Governors Island remains one of the city's greatest escapes and, sitting just 800 yards from the tip of Manhattan, also one of its closest. Because even as the non-profit Trust for Governors Island continues to develop the land and repurpose those beautiful old buildings--adding amenities and amusements, art exhibitions and eating options--the 172-acre island still has plenty of room to enjoy some solitude.
Getting there is a breeze, too. There are now Governors Island-operated ferries leaving from three locations: the Battery Maritime Building in Lower Manhattan, which runs every day, year-round; and the seasonal, weekends-only Brooklyn boats, from Pier 6 at Brooklyn Bridge Park, and from Red Hook/Atlantic Basin. The NYC Ferry also has a stop on the island along the South Brooklyn route.
3 to 15 minute walk
GETTING AROUND THE ISLAND
To help you navigate the island, you can bring your own bike over on the ferry for no extra charge, or rent a bike or a charming pedal surrey from Blazing Saddles once you're there. Additionally, there are three Citi Bike docks on Governors Island, at strategic locations near both ferries and down at Picnic Point. With no cars allowed, biking here is safe and fun for everyone. And you can walk around the entire island easily, too--almost everything is a short distance from the ferry.
WHAT’S NEW IN 2022
The biggest opening so far this season is the QC NY Spa, a luxe Italian import that has completely taken over one of those brick buildings between the Manhattan ferry and Castle William on Andes Road. Among the expected pleasures inside are saunas, steam rooms, foot baths, and relaxation rooms with healthy snacks and coolers of lemon water.
But the reason why you're here--or, at least, the reason why we would be here--are the two outdoor heated pools, complete with submerged "hydro loungers" situated to take full advantage of those spectacular views of the Manhattan skyline. There are also ample chaise lounges and beach chairs spread out over the lawn.
Entrance to the QC NY Spa starts at $88 per person for a four-hour visit on weekdays, and run up to $375 on the weekends for an all-day (and night) pass with a 75-minute massage.
Another rookie out here in the harbor is Gitano Island, a self-described "tropical restaurant and beach club" that's scheduled to open in late June from the trendy hospitality group that started in Tulum and more recently brought a seasonal outdoor bar to a vacant lot on the western end of Canal Street.
Gitano Island commands 27,000 square feet of high ground located just to the east of the Manhattan ferry slip, and promises to be lush with greenery, atmospheric with the 350 tons of sand that will be shipped in, and hopping with DJs on the decks nightly. The drinks-and-dinner menu will feature mezcal cocktails and contemporary Mexican fare.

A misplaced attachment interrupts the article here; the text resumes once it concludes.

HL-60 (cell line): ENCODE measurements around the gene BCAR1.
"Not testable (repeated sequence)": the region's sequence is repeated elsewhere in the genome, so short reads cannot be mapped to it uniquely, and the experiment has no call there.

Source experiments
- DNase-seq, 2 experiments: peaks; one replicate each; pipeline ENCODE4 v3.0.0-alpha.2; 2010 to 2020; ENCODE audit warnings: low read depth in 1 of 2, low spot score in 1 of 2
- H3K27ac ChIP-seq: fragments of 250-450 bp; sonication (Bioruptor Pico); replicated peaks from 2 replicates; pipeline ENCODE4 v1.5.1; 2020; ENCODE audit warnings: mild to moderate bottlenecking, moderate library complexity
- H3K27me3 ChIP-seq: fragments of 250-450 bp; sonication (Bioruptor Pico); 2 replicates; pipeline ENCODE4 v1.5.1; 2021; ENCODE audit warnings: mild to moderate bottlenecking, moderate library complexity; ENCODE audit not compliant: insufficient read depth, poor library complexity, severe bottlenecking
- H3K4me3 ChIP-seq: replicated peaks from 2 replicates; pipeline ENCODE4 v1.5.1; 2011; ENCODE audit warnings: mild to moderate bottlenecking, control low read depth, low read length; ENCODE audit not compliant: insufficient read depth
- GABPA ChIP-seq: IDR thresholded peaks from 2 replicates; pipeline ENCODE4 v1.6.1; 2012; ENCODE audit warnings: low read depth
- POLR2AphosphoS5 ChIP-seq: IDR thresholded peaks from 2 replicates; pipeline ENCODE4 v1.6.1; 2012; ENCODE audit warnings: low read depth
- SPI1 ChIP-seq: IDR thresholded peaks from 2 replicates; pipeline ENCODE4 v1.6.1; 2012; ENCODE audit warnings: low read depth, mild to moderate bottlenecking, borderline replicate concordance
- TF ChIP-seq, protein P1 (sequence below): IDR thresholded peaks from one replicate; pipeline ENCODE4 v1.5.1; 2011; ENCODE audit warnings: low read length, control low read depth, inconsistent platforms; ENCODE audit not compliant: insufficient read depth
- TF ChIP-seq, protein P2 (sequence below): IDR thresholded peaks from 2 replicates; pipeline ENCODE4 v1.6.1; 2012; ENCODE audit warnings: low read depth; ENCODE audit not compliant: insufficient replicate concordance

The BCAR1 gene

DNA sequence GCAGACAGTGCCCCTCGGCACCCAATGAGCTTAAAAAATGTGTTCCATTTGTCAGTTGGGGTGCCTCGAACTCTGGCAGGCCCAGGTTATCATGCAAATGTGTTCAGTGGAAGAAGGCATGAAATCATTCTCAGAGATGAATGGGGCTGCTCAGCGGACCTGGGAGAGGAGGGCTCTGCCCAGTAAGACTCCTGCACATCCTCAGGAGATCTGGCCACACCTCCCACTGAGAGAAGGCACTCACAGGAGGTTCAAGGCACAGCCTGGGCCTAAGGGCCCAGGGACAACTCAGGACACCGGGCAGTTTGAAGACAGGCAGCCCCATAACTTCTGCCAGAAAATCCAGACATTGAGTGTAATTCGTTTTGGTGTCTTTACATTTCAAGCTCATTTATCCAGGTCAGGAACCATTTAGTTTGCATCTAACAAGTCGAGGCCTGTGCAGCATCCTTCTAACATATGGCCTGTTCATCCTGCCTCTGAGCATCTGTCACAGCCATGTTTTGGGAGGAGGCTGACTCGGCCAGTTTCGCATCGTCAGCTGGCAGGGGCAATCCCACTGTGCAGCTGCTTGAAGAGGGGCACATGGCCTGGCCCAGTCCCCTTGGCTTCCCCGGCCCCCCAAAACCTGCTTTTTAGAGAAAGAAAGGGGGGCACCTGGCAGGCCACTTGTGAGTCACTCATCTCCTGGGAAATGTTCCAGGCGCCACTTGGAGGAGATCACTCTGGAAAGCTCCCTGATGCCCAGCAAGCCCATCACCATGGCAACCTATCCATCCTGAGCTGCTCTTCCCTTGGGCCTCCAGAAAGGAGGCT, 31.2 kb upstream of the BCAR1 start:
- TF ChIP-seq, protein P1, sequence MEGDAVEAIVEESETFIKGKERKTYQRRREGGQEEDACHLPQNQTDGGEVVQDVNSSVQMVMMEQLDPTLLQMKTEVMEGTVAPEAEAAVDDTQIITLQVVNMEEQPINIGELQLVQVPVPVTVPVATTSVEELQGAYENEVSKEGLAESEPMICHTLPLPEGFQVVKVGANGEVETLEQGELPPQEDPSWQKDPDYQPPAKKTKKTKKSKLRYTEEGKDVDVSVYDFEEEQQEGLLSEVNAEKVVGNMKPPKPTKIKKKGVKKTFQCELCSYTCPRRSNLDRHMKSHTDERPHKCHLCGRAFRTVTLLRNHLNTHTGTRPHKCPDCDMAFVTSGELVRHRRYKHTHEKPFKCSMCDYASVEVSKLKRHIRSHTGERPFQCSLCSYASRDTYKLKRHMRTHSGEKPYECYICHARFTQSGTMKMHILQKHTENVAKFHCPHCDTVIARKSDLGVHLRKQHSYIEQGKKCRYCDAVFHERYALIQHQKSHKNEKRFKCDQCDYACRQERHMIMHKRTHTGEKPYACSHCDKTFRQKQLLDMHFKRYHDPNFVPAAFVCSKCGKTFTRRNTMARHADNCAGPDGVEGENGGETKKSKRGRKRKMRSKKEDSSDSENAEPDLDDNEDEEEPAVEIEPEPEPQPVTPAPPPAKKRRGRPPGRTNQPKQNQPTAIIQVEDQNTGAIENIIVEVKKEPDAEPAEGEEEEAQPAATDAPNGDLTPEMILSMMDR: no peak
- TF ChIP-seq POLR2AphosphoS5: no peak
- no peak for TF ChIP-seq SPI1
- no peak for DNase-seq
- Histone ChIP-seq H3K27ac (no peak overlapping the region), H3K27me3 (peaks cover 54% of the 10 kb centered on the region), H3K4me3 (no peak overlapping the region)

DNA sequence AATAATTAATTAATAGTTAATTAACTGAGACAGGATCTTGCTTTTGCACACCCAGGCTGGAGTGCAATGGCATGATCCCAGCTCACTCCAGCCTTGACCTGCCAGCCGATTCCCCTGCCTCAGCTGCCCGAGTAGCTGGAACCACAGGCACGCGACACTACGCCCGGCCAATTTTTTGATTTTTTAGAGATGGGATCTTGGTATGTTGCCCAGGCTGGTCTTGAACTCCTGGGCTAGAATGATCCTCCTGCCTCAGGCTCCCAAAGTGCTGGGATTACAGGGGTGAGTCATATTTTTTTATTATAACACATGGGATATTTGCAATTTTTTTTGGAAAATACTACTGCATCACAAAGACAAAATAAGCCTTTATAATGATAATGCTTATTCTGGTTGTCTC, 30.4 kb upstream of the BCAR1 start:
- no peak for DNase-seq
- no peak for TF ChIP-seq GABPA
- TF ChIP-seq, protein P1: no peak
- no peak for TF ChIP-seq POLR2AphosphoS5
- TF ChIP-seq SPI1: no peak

For a scene that's more low-key, Carreau Club of Brooklyn's Industry City has opened an outpost on Governors Island, with a menu of sandwiches from the great Court Street Grocers, and an impressively long list of cocktails, wine, and beer served from a bright green shipping container. There are also four pétanque courts (the French game where you toss a heavy silver ball, or boule, and try to land it as close as possible to a tiny red ball, or cochonnet), and if there's a wait when you arrive, you can play one of the dozen board games available at the bar.
WHERE TO EAT ON THE ISLAND
Tokyo Drumstick, a new concept from the Kimchi Taco Truck team specializing in Asian fried chicken, joins the island's bustling food court over at Liggett Terrace, which, it must be said, offers one of the most pleasant settings for a picnic in town.
Liggett plays host to many other appealing eating options as well, including Colombian and Dominican dishes at Sabor, jerk chicken and other Jamaican favorites at Fauzia's, and NYC's absolute best hot dogs at the Feltman's of Coney Island booth. Three's Brewing has all the beer you could want, the Meat Hook next door grills up excellent burgers, and Little Eva's offers a full lineup of crowd-pleasers like Mac n' Cheese, BBQ Chicken, and Rice Krispie Treats.
Thanks to a new partnership with New York Food Truck Association, a rotating lineup of food trucks, usually two at a time, will add even more variety to Liggett. And ice cream fans rejoice! The amazing Malai is back again with a brand new triple-decker delight, starring creamy lemon cardamom ice cream, a buttery cheesecake bar, and a sweet and tangy strawberry topping. This is phenomenal.